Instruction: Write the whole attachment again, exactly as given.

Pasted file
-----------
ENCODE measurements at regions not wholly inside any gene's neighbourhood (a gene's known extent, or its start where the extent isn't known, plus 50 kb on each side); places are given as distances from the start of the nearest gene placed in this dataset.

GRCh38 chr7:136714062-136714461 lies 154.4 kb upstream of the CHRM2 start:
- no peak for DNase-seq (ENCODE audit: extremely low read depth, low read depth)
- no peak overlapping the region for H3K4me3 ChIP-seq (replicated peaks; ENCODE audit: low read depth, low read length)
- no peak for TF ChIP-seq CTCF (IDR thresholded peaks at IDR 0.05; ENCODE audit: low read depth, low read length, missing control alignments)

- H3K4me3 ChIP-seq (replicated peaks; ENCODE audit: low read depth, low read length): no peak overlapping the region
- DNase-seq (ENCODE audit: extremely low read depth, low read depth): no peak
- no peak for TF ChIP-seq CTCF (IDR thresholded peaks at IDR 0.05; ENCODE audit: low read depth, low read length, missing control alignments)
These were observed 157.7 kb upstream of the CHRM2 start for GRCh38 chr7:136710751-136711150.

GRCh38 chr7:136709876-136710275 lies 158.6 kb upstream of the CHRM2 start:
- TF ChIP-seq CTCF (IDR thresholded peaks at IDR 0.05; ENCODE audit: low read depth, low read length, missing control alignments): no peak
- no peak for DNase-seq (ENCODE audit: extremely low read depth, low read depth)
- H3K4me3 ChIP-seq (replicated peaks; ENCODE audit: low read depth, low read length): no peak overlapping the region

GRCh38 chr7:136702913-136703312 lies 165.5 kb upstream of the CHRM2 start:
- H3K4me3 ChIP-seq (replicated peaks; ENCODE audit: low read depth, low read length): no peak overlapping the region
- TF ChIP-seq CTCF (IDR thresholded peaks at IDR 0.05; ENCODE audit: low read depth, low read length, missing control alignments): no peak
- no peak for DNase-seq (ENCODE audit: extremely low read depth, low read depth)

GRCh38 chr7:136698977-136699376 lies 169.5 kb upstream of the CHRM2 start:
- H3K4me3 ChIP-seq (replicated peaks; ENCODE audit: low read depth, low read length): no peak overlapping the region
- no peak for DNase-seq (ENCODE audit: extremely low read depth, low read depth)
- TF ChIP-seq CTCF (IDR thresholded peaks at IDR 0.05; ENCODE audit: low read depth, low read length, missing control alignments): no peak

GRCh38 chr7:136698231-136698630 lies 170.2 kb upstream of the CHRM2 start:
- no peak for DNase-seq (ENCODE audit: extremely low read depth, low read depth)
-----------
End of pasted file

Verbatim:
ENCODE measurements at regions not wholly inside any gene's neighbourhood (a gene's known extent, or its start where the extent isn't known, plus 50 kb on each side); places are given as distances from the start of the nearest gene placed in this dataset.

GRCh38 chr7:136714062-136714461 lies 154.4 kb upstream of the CHRM2 start:
- no peak for DNase-seq (ENCODE audit: extremely low read depth, low read depth)
- no peak overlapping the region for H3K4me3 ChIP-seq (replicated peaks; ENCODE audit: low read depth, low read length)
- no peak for TF ChIP-seq CTCF (IDR thresholded peaks at IDR 0.05; ENCODE audit: low read depth, low read length, missing control alignments)

- H3K4me3 ChIP-seq (replicated peaks; ENCODE audit: low read depth, low read length): no peak overlapping the region
- DNase-seq (ENCODE audit: extremely low read depth, low read depth): no peak
- no peak for TF ChIP-seq CTCF (IDR thresholded peaks at IDR 0.05; ENCODE audit: low read depth, low read length, missing control alignments)
These were observed 157.7 kb upstream of the CHRM2 start for GRCh38 chr7:136710751-136711150.

GRCh38 chr7:136709876-136710275 lies 158.6 kb upstream of the CHRM2 start:
- TF ChIP-seq CTCF (IDR thresholded peaks at IDR 0.05; ENCODE audit: low read depth, low read length, missing control alignments): no peak
- no peak for DNase-seq (ENCODE audit: extremely low read depth, low read depth)
- H3K4me3 ChIP-seq (replicated peaks; ENCODE audit: low read depth, low read length): no peak overlapping the region

GRCh38 chr7:136702913-136703312 lies 165.5 kb upstream of the CHRM2 start:
- H3K4me3 ChIP-seq (replicated peaks; ENCODE audit: low read depth, low read length): no peak overlapping the region
- TF ChIP-seq CTCF (IDR thresholded peaks at IDR 0.05; ENCODE audit: low read depth, low read length, missing control alignments): no peak
- no peak for DNase-seq (ENCODE audit: extremely low read depth, low read depth)

GRCh38 chr7:136698977-136699376 lies 169.5 kb upstream of the CHRM2 start:
- H3K4me3 ChIP-seq (replicated peaks; ENCODE audit: low read depth, low read length): no peak overlapping the region
- no peak for DNase-seq (ENCODE audit: extremely low read depth, low read depth)
- TF ChIP-seq CTCF (IDR thresholded peaks at IDR 0.05; ENCODE audit: low read depth, low read length, missing control alignments): no peak

GRCh38 chr7:136698231-136698630 lies 170.2 kb upstream of the CHRM2 start:
- no peak for DNase-seq (ENCODE audit: extremely low read depth, low read depth)